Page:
A Great Oral Hygiene Routine Can Improve Your Overall Health

Having excellent oral hygiene and taking great care of your teeth and gums is an essential step in doing your part to prevent things like tooth decay, gum disease, and bad breath from happening to you. However, most are unaware that taking proper care of their oral health also directly impacts the rest of their body's overall health. 

We're here to help break down which overall health conditions may be directly linked to poor oral health and what you can do to keep your entire body as healthy as possible. 

Top Health Conditions Linked To Poor Oral Health

Heart Disease

Studies have demonstrated that people with bleeding gums from poor dental hygiene could be increasing their risk of developing heart disease. When you have bleeding gums, bacteria from the mouth can enter the bloodstream and stick to platelets, which can then form blood clots, interrupting blood flow to the heart and ultimately triggering a heart attack. 

Pancreatic Cancer

Several reports of solid evidence link gum disease and pancreatic cancer. In 2007, the findings of periodontitis, a specific type of gum inflammation, were found to be directly associated with those diagnosed with pancreatic cancer. Research has also suggested that there may be a link between high levels of carcinogenic compounds found in the mouths of people with gum disease and pancreatic cancer risk. While this is not an established risk factor, one could assume that gum disease could very well create an environment favorable to the development.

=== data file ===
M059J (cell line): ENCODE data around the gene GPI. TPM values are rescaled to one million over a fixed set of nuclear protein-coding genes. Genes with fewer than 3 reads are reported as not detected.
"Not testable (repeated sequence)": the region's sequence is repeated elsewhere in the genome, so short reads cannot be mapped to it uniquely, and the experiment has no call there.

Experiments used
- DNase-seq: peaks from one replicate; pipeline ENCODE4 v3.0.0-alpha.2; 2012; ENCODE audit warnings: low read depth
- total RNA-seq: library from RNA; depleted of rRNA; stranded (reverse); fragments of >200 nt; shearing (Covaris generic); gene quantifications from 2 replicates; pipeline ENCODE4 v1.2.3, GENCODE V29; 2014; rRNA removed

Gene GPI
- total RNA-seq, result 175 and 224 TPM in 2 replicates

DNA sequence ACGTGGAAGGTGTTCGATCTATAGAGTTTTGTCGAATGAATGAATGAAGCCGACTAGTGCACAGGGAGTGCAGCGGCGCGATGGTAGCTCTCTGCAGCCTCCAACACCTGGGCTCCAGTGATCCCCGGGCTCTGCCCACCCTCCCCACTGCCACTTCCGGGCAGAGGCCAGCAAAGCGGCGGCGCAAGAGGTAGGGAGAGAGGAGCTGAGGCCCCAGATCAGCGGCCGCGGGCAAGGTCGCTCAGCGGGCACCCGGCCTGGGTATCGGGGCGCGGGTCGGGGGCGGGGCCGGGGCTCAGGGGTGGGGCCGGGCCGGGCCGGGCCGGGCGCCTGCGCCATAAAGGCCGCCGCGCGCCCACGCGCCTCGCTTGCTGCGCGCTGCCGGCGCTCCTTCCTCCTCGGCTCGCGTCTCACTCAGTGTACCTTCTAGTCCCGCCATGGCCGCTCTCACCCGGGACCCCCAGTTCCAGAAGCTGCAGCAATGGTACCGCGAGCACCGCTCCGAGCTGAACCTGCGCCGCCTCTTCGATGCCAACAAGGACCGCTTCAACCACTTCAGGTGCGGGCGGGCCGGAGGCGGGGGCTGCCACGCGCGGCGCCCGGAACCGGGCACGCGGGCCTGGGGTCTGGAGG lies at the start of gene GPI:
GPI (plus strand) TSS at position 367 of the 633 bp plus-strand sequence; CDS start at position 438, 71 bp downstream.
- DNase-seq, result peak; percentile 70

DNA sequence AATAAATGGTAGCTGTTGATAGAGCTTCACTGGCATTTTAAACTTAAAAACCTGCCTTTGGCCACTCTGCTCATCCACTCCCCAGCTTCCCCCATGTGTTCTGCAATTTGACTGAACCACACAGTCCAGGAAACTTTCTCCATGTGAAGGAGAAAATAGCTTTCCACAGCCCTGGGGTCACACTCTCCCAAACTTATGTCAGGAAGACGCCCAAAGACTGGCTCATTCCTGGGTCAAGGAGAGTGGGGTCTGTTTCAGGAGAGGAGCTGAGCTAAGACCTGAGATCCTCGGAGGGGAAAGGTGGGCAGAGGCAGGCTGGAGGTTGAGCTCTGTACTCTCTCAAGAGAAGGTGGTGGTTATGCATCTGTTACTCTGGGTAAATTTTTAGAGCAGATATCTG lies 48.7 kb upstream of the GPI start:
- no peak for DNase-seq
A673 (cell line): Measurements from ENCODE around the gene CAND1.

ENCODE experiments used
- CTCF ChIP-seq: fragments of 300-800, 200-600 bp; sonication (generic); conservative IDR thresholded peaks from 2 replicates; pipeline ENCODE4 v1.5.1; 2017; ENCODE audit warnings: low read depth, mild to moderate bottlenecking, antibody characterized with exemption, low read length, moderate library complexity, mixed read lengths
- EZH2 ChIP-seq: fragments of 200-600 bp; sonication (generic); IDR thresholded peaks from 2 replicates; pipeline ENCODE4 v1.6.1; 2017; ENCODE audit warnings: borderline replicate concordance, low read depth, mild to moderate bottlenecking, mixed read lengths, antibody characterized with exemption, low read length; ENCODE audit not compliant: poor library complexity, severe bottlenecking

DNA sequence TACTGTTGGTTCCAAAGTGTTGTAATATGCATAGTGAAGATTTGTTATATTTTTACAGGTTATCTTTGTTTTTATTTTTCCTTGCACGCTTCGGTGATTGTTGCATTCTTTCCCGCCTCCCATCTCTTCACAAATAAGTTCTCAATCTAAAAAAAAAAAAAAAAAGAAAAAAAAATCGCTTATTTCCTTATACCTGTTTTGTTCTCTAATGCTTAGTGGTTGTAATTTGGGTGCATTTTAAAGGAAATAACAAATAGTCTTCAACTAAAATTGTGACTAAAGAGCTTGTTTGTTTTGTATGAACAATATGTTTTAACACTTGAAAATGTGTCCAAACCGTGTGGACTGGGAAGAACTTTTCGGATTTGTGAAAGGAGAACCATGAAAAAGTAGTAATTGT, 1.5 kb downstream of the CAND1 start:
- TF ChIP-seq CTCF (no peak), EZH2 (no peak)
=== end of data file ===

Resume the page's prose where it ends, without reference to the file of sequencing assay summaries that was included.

Alzheimer's Disease

A bacterium called Porphyromonas gingivalis is usually associated with chronic gum disease, and past studies have tried to prove a connection between patients affected with Alzheimer's, their brains, and the consistent finding of Porphyromonas gingivitis in these patients. There is sufficient scientific evidence to show that two of the three gum disease-causing bacteria are capable of motion and have been consistently found in brain tissue of those affected with Alzheimer's. 

Connecting Gum Disease To Other Associated Conditions 

Both gum disease and potentially associated conditions like heart disease are incredibly complex conditions, with so many defining factors. It isn't easy to stage a comprehensive study to deliver a definitive answer while controlling the necessary variables. But as more and more studies yield an unexplainable gum disease - heart disease connection, researchers continue to explore the reasons for this link.

Know Your Risks For Developing Gum Disease 

Certain factors make you more likely to experience gum disease at some point in your life. While some of these factors are unavoidable, many are entirely preventable by taking extra care of your oral hygiene and habits to keep your smile intact and healthy. 

The risk factors of gum disease include:

Preventing Other Health Conditions With Great Dental Health 

It's a proven fact that certain diseases show up in your mouth first, making your dentist the first defense against new health problems. While you may not see your physician on a routine basis, scheduling regular dental exams every six months could help you keep not just your teeth and gums healthy but the rest of your body as well. 

Do your part by:

Contact Elite Dental & Denture PC today and schedule your next cleaning and exam to determine if you're at a higher risk of developing periodontal disease. 

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